A notorious image of the early cinema, the eye-ball slicing scene at the beginning of Un Chien Andalou (The Andalusian Dog) is a shocking example of Golden Age Surrealist provocation. This short film opens with a man (the master of Surrealist shock tactics himself, Luis Bunuel) lazily sharpening a cut-throat razor, with a cigarette stuck in his mouth. He steps out onto the balcony where he stares at the full moon. In a stunning visual rhyme Bunuel slices a woman’s eye-ball and then we witness clouds dissecting and momentarily obscuring the moon. Then the movie proper starts.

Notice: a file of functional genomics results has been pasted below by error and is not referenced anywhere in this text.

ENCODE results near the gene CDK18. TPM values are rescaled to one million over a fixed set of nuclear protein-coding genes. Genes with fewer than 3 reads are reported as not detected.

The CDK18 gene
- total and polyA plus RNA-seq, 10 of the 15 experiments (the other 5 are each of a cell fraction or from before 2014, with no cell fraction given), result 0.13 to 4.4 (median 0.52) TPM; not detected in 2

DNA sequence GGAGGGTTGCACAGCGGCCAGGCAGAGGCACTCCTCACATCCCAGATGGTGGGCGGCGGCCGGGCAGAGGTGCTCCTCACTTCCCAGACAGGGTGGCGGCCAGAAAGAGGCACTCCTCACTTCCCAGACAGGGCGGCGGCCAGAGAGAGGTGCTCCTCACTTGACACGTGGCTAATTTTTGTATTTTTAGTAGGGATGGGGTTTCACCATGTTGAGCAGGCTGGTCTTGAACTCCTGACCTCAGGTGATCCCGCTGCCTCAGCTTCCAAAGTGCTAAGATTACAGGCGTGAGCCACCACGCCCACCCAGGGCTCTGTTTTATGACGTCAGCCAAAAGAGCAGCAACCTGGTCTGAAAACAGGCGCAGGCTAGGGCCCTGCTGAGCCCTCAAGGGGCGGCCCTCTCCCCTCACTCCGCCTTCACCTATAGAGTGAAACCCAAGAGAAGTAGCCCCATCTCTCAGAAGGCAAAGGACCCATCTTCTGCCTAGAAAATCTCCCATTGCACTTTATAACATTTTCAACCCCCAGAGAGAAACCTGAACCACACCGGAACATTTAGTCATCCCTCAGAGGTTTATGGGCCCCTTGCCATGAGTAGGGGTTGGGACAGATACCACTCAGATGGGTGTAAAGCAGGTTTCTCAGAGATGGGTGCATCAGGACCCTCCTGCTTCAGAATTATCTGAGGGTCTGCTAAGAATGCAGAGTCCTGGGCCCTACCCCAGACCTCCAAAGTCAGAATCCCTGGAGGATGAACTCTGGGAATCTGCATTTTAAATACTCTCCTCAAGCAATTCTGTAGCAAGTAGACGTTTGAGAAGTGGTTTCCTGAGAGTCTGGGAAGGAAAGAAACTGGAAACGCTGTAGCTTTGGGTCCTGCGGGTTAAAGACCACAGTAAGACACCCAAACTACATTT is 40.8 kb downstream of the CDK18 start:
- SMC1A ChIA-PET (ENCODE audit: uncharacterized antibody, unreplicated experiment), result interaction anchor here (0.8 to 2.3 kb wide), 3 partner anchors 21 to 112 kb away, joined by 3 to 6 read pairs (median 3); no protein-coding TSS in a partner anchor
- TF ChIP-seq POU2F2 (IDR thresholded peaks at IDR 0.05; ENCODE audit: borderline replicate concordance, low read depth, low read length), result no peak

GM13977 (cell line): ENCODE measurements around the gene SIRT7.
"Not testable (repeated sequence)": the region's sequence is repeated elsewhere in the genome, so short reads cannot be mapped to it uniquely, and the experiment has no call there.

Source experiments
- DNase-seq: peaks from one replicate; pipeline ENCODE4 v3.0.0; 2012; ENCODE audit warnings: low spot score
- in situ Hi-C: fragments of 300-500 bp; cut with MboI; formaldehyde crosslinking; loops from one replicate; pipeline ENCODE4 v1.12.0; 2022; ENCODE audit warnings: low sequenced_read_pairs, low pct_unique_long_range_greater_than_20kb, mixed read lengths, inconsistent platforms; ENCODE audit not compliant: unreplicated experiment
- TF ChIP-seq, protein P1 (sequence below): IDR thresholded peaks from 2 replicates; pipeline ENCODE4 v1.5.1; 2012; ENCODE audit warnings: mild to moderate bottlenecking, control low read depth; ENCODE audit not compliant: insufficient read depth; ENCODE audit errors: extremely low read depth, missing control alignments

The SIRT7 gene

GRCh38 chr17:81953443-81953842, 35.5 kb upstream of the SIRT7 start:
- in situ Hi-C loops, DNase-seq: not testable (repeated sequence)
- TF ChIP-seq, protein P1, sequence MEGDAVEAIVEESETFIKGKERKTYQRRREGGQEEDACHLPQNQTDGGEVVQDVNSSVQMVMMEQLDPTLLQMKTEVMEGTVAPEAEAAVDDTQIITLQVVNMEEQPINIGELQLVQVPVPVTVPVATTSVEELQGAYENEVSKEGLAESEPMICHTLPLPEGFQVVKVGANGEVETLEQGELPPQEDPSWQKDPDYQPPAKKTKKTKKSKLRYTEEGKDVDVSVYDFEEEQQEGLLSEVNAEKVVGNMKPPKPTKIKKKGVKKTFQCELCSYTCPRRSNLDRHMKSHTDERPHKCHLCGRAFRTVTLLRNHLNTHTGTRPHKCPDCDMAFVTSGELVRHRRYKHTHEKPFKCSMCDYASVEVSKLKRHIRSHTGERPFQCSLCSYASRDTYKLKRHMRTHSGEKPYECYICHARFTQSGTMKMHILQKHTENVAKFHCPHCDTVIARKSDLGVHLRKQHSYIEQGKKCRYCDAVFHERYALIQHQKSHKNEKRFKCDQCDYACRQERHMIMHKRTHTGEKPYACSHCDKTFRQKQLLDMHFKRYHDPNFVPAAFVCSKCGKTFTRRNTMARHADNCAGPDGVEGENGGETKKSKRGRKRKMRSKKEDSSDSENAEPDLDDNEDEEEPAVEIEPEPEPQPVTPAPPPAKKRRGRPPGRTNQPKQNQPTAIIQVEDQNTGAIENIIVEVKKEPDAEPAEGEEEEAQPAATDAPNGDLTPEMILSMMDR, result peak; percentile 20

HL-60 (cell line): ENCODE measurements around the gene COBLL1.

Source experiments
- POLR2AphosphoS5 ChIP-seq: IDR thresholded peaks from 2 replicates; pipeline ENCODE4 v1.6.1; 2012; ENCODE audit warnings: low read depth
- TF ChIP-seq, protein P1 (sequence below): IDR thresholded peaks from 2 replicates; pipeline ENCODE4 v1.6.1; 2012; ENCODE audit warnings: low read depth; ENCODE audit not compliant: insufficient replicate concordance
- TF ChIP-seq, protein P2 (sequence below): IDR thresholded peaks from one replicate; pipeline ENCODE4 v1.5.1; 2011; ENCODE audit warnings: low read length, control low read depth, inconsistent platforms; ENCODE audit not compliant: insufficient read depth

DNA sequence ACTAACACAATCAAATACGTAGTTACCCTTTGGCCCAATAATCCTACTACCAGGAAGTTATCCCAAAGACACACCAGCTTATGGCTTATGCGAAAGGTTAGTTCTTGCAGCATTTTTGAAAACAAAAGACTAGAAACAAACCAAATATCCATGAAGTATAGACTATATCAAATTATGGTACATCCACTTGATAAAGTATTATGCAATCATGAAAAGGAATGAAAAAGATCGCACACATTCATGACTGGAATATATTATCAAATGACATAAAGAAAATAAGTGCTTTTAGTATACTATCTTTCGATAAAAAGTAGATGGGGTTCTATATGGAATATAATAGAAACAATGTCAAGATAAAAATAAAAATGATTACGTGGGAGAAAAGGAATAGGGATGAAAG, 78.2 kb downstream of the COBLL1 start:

Eyes, as I previously noted in Chance Encounters 2, play an important part in Surrealist symbolism. Sight is undoubtedly the primary of all senses, however for the Surrealists vision is not merely a matter of perceiving external phenomena , the visionary experience that transforms reality springs from the unconscious mind and manifests itself most markedly in dreams and madness. Only by completely abandoning ourselves to the dictates of the unconscious and following our deepest hidden impulses, not matter how perverse, can such a transformation be achieved.